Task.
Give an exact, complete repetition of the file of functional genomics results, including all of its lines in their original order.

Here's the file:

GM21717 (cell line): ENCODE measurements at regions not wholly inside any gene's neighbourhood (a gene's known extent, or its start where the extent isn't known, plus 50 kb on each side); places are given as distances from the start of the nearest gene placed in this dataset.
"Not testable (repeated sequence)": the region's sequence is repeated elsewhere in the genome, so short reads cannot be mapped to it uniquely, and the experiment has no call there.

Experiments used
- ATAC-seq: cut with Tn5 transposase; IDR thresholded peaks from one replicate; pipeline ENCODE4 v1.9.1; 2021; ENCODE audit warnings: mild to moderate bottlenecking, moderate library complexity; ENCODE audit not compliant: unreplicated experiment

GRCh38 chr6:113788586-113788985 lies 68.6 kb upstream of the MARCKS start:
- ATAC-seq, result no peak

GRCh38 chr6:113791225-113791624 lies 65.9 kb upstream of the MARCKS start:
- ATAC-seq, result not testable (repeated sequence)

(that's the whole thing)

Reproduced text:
GM21717 (cell line): ENCODE measurements at regions not wholly inside any gene's neighbourhood (a gene's known extent, or its start where the extent isn't known, plus 50 kb on each side); places are given as distances from the start of the nearest gene placed in this dataset.
"Not testable (repeated sequence)": the region's sequence is repeated elsewhere in the genome, so short reads cannot be mapped to it uniquely, and the experiment has no call there.

Experiments used
- ATAC-seq: cut with Tn5 transposase; IDR thresholded peaks from one replicate; pipeline ENCODE4 v1.9.1; 2021; ENCODE audit warnings: mild to moderate bottlenecking, moderate library complexity; ENCODE audit not compliant: unreplicated experiment

GRCh38 chr6:113788586-113788985 lies 68.6 kb upstream of the MARCKS start:
- ATAC-seq, result no peak

GRCh38 chr6:113791225-113791624 lies 65.9 kb upstream of the MARCKS start:
- ATAC-seq, result not testable (repeated sequence)